A group of about 100 civilian employees scheduled to enter the Defense Department's new personnel system Sunday filed a petition this week for representation by a union, in an attempt to duck the transition.
Employees at the Navy's Human Performance Center in Orlando, Fla., asked the Federal Labor Relations Authority to let the American Federation of Government Employees represent them. The performance center workers are part of the group of 11,000 nonbargaining-unit employees the Pentagon has selected to venture into its new pay-for-performance system first.
Employees had hoped a move toward union representation would at least stall entrance into the National Security Personnel System. When federal workers are in the process of an election, management is not supposed to make critical changes to their workplace rules, said Sarah Starrett, an AFGE attorney.
AFGE asked Defense officials to delay this group's entrance into the new personnel system until the FLRA makes a decision, but the Navy informed AFGE Friday that it would still enter the employees into NSPS.
"They do not want to go under NSPS, and they're hoping that the union can help them in bargaining with management," Starrett said. "We're certainly willing to represent them. We're going to have to wait and see if they have to go through an FLRA election and whether they'll be certified."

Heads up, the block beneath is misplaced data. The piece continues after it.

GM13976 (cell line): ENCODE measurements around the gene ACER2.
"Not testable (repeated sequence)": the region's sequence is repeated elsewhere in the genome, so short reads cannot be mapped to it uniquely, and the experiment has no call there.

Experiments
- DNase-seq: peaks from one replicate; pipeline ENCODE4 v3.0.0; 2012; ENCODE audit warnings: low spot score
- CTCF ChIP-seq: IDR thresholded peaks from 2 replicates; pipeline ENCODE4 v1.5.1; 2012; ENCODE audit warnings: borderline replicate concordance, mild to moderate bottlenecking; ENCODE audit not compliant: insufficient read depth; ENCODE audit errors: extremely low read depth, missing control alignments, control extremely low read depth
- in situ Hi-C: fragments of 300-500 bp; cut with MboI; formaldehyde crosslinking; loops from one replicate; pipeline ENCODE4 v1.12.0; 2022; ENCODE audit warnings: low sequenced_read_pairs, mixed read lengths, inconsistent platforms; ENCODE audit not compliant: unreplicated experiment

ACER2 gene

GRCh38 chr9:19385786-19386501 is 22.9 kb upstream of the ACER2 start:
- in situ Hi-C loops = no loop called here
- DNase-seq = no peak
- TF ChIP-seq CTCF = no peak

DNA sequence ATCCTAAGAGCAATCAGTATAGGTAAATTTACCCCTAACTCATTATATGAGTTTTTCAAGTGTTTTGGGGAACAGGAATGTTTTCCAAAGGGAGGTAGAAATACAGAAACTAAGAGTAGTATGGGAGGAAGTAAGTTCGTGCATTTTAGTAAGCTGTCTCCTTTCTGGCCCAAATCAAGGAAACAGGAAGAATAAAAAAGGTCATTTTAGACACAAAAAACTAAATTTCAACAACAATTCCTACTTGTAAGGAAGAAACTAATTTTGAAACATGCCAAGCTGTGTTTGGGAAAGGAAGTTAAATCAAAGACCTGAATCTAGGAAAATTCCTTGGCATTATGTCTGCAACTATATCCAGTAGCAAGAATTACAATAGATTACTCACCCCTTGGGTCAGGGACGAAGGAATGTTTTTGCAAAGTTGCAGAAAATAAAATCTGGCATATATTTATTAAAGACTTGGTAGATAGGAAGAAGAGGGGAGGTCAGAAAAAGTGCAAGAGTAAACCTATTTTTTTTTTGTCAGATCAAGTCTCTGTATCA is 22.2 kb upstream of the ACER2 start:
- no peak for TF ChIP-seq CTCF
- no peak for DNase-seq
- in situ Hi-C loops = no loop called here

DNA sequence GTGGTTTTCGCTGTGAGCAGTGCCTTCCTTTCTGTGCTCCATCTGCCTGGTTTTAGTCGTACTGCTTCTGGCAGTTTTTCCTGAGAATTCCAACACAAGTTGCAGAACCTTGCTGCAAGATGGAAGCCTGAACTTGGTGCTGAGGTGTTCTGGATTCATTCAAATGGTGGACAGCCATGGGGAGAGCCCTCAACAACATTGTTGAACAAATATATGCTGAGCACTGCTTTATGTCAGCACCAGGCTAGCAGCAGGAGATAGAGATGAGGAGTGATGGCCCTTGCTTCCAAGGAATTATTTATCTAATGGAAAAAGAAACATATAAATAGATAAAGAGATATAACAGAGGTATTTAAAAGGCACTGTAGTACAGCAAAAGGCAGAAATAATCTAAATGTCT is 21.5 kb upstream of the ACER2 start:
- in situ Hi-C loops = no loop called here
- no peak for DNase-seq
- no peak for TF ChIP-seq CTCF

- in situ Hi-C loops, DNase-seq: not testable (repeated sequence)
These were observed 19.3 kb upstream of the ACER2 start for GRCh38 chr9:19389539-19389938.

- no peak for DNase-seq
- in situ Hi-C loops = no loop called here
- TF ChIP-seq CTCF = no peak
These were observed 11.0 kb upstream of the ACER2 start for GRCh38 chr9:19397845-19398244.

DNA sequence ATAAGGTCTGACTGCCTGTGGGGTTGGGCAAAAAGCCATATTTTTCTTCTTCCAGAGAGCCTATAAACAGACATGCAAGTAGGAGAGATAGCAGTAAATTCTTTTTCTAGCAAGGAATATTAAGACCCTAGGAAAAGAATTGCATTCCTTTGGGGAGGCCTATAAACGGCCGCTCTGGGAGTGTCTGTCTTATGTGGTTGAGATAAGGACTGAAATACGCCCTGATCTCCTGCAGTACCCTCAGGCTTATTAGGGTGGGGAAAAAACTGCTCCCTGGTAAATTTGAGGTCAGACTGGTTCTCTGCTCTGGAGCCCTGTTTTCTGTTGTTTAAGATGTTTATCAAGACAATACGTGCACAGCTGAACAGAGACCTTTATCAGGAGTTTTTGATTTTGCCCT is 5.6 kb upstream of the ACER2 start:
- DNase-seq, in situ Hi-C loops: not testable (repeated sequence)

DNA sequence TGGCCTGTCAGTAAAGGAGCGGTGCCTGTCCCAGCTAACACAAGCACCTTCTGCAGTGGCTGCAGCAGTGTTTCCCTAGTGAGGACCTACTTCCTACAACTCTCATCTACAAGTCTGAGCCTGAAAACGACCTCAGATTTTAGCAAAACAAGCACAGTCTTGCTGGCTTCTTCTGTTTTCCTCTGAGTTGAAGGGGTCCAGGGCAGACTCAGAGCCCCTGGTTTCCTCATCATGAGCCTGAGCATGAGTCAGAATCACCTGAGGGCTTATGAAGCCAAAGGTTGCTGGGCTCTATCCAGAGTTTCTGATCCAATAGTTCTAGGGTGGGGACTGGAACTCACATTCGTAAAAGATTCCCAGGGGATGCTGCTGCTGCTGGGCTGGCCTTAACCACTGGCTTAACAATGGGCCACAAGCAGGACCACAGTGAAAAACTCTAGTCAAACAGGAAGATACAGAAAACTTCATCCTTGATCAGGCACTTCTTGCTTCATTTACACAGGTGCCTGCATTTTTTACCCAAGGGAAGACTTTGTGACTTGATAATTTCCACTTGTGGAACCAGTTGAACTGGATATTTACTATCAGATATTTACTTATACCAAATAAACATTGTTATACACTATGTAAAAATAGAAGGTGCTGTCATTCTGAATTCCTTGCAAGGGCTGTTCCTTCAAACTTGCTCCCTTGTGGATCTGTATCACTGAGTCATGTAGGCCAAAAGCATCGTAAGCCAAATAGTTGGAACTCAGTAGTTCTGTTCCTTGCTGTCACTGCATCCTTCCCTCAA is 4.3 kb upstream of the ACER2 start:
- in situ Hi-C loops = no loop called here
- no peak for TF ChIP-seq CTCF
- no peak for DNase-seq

NSPS is the Pentagon's congressionally authorized personnel overhaul, designed to modernize management by scrapping automatic pay raises in favor of pay-for-performance and replacing the General Schedule pay ladder with broad paybands.
The system also seeks to dramatically change Defense's labor relations system by giving management the ability to override collective bargaining agreements, limiting topics subject to bargaining and moving the appeals process within the department.
Immediately following the department's release of the NSPS regulations, a coalition of unions representing department employees sued over the labor relations changes. A federal judge ruled in favor of the employees in February, and the Pentagon filed an appeal of that ruling in mid-April.
The judge's ruling blocked implementation of the labor changes, forcing the department to significantly scale back the first group of NSPS employees from about 65,000 to 11,000, because it could not include unionized workers without negotiating a new contract.
Jill Crumpacker, executive director of the FLRA, said the Orlando workers' petition was filed in the wrong region and is being transferred, after which the case will be opened and reviewed.
Deputy Secretary of Defense Gordon England, the top official involved in the creation of NSPS, held a signing ceremony Friday at the Pentagon to mark the entrance of the first group of 11,000 employees into the new personnel system.